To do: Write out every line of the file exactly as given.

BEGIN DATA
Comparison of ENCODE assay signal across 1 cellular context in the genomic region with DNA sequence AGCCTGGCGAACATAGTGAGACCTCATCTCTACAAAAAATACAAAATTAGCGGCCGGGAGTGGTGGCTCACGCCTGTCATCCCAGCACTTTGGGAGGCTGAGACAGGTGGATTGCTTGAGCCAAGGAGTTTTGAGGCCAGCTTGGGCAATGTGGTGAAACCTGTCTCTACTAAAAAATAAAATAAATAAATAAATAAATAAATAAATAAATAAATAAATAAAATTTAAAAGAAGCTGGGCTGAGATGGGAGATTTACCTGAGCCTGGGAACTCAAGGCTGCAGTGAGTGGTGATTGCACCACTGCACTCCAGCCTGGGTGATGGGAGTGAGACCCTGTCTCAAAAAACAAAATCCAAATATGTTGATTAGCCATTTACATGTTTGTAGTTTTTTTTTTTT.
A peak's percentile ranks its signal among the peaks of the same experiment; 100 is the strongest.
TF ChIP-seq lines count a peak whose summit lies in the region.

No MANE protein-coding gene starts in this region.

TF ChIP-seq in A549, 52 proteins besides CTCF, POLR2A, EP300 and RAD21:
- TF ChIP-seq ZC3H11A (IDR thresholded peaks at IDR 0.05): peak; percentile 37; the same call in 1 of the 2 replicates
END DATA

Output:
Comparison of ENCODE assay signal across 1 cellular context in the genomic region with DNA sequence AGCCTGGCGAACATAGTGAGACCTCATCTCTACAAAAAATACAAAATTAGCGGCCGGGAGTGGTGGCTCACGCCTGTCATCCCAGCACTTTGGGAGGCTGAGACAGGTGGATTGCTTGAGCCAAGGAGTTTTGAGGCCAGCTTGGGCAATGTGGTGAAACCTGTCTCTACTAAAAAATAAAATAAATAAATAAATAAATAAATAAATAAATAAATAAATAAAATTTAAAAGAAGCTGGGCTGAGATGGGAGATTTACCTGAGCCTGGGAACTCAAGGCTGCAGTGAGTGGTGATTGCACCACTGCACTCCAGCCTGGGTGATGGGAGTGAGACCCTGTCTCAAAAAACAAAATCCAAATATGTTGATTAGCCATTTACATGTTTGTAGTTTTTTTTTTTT.
A peak's percentile ranks its signal among the peaks of the same experiment; 100 is the strongest.
TF ChIP-seq lines count a peak whose summit lies in the region.

No MANE protein-coding gene starts in this region.

TF ChIP-seq in A549, 52 proteins besides CTCF, POLR2A, EP300 and RAD21:
- TF ChIP-seq ZC3H11A (IDR thresholded peaks at IDR 0.05): peak; percentile 37; the same call in 1 of the 2 replicates